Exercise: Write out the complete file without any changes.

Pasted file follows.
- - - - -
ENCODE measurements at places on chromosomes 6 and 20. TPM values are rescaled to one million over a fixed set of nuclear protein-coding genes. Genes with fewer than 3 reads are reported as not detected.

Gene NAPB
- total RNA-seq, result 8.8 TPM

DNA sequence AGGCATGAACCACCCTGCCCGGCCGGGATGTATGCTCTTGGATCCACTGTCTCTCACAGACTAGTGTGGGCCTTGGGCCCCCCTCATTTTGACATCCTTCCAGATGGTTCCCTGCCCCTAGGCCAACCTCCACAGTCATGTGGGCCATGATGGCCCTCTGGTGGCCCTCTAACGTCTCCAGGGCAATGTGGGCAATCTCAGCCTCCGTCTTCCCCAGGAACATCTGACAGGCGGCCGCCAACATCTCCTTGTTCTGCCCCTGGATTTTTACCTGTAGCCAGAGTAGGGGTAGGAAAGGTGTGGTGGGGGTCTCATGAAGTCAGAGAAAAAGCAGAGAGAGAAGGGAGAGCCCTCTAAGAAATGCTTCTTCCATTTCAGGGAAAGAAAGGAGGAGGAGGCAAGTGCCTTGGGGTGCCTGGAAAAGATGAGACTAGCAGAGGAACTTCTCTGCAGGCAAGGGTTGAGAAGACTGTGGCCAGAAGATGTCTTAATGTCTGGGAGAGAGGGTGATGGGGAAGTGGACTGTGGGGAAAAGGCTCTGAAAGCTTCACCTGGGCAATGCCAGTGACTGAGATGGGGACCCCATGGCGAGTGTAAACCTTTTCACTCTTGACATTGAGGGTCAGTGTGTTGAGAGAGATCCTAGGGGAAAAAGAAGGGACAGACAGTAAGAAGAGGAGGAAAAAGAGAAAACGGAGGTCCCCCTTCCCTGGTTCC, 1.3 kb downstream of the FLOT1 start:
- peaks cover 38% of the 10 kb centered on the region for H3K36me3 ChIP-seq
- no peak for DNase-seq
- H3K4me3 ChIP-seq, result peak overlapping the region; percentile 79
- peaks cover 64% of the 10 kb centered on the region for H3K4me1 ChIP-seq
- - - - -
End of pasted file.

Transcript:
ENCODE measurements at places on chromosomes 6 and 20. TPM values are rescaled to one million over a fixed set of nuclear protein-coding genes. Genes with fewer than 3 reads are reported as not detected.

Gene NAPB
- total RNA-seq, result 8.8 TPM

DNA sequence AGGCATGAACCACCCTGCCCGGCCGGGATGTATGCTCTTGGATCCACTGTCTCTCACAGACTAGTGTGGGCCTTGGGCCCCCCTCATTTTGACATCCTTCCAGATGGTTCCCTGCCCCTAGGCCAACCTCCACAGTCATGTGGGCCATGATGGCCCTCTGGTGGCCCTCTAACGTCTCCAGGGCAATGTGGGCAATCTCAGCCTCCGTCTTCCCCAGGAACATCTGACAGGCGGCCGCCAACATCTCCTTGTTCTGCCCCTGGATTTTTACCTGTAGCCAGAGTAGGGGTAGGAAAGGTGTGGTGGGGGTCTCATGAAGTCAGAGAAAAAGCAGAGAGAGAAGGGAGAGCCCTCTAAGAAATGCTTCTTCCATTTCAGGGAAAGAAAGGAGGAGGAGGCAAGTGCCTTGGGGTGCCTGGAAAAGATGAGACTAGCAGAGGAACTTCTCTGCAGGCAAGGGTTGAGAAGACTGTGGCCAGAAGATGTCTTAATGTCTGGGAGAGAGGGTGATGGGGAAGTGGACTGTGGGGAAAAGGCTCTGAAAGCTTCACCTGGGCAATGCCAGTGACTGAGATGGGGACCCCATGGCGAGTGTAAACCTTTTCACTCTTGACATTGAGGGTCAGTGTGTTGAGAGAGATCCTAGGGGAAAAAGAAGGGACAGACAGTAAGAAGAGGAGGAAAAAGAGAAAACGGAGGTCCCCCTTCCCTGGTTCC, 1.3 kb downstream of the FLOT1 start:
- peaks cover 38% of the 10 kb centered on the region for H3K36me3 ChIP-seq
- no peak for DNase-seq
- H3K4me3 ChIP-seq, result peak overlapping the region; percentile 79
- peaks cover 64% of the 10 kb centered on the region for H3K4me1 ChIP-seq